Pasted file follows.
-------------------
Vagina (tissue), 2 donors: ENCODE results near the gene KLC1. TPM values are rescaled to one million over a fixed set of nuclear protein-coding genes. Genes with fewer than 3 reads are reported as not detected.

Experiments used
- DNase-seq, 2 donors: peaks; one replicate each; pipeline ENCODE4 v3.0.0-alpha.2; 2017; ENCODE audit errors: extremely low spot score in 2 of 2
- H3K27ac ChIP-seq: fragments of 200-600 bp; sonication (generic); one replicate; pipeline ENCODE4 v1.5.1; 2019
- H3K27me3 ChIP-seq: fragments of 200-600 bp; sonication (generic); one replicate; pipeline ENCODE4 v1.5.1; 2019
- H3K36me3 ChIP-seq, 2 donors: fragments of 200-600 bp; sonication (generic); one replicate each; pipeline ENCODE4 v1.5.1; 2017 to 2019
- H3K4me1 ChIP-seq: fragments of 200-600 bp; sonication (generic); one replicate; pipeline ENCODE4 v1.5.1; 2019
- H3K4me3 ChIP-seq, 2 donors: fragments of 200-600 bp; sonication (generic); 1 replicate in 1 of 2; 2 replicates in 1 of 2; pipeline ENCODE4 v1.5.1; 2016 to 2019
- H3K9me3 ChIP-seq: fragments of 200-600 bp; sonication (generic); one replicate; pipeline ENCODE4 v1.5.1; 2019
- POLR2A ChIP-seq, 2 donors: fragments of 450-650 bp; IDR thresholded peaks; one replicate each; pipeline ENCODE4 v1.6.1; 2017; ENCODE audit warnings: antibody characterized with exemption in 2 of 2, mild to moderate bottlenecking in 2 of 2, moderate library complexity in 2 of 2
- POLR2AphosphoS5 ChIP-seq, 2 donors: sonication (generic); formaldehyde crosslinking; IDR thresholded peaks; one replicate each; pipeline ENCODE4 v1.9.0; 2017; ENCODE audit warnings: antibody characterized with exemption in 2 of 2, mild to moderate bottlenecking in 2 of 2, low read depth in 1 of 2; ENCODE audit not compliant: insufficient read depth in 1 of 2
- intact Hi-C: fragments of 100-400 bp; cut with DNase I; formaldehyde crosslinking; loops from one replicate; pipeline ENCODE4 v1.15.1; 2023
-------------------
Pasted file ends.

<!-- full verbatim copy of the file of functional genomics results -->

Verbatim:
Vagina (tissue), 2 donors: ENCODE results near the gene KLC1. TPM values are rescaled to one million over a fixed set of nuclear protein-coding genes. Genes with fewer than 3 reads are reported as not detected.

Experiments used
- DNase-seq, 2 donors: peaks; one replicate each; pipeline ENCODE4 v3.0.0-alpha.2; 2017; ENCODE audit errors: extremely low spot score in 2 of 2
- H3K27ac ChIP-seq: fragments of 200-600 bp; sonication (generic); one replicate; pipeline ENCODE4 v1.5.1; 2019
- H3K27me3 ChIP-seq: fragments of 200-600 bp; sonication (generic); one replicate; pipeline ENCODE4 v1.5.1; 2019
- H3K36me3 ChIP-seq, 2 donors: fragments of 200-600 bp; sonication (generic); one replicate each; pipeline ENCODE4 v1.5.1; 2017 to 2019
- H3K4me1 ChIP-seq: fragments of 200-600 bp; sonication (generic); one replicate; pipeline ENCODE4 v1.5.1; 2019
- H3K4me3 ChIP-seq, 2 donors: fragments of 200-600 bp; sonication (generic); 1 replicate in 1 of 2; 2 replicates in 1 of 2; pipeline ENCODE4 v1.5.1; 2016 to 2019
- H3K9me3 ChIP-seq: fragments of 200-600 bp; sonication (generic); one replicate; pipeline ENCODE4 v1.5.1; 2019
- POLR2A ChIP-seq, 2 donors: fragments of 450-650 bp; IDR thresholded peaks; one replicate each; pipeline ENCODE4 v1.6.1; 2017; ENCODE audit warnings: antibody characterized with exemption in 2 of 2, mild to moderate bottlenecking in 2 of 2, moderate library complexity in 2 of 2
- POLR2AphosphoS5 ChIP-seq, 2 donors: sonication (generic); formaldehyde crosslinking; IDR thresholded peaks; one replicate each; pipeline ENCODE4 v1.9.0; 2017; ENCODE audit warnings: antibody characterized with exemption in 2 of 2, mild to moderate bottlenecking in 2 of 2, low read depth in 1 of 2; ENCODE audit not compliant: insufficient read depth in 1 of 2
- intact Hi-C: fragments of 100-400 bp; cut with DNase I; formaldehyde crosslinking; loops from one replicate; pipeline ENCODE4 v1.15.1; 2023